Can the Central Bank Alleviate Fiscal Burdens?
Central banks affect the resources available to fiscal authorities through the impact of their policies on the public debt, as well as through their income, their mix of assets, their liabilities, and their own solvency. This paper inspects the ability of the central bank to alleviate the fiscal burden by influencing different terms in the government resource constraint. It discusses five channels: (i) how inflation can (and cannot) lower the real burden of the public debt, (ii) how seignorage is generated and subject to what constraints, (iii) whether central bank liabilities should count as public debt, (iv) how central bank assets create income risk, and whether or not this threatens its solvency, and (v) how the central bank balance sheet can be used for fiscal redistributions. Overall, it concludes that the scope for the central bank to lower the fiscal burden is limited.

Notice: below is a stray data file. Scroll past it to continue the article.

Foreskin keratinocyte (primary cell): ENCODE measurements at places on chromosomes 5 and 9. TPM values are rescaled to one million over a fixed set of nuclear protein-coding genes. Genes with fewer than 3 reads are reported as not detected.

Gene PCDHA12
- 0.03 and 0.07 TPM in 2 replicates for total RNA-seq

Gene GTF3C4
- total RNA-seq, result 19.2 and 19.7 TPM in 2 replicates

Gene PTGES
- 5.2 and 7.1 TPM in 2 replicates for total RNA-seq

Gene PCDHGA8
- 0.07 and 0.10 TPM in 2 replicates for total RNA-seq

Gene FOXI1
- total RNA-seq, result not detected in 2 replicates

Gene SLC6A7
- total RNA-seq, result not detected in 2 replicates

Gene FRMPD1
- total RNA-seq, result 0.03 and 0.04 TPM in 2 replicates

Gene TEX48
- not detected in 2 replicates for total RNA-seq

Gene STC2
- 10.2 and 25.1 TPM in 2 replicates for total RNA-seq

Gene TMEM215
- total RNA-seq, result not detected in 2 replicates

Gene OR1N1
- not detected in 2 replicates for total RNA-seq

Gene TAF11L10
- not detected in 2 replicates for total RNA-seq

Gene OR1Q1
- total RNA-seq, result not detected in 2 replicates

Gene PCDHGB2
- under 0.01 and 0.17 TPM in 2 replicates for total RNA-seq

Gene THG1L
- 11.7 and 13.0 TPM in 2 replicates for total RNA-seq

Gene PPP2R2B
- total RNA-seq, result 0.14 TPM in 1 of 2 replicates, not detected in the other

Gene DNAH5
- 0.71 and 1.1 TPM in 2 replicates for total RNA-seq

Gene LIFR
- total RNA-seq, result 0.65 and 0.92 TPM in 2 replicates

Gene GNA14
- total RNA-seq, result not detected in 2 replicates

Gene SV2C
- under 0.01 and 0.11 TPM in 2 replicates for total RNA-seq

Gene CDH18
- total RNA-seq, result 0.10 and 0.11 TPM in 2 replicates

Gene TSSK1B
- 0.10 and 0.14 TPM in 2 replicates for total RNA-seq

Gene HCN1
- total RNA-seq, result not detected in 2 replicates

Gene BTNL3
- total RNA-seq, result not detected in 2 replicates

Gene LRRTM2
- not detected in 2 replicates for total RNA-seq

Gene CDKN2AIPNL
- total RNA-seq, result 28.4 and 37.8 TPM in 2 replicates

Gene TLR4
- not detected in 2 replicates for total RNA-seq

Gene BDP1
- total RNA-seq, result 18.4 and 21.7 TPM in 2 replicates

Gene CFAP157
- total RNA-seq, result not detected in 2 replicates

I am grateful to Laura Castillo-Martinez for research assistance, to Chao He and David Mayes for comments, and to audience members and graduate students in lectures given based on this paper at the Bank of England chief economists' workshop, the CEMLA webinar, the IMF, the LSE, and the Tinbergen Institute. This paper draws on research that I have undertaken over the last few years in some parts with Robert Hall, Jens Hilscher and Alon Raviv, to whom I am grateful for their many insights. This research benefited from the support of a grant from the National Science Foundation, and was partly undertaken while the author was a Senior George Fellow at the Bank of England. The views expressed herein are those of the author and do not necessarily reflect the views of the National Bureau of Economic Research.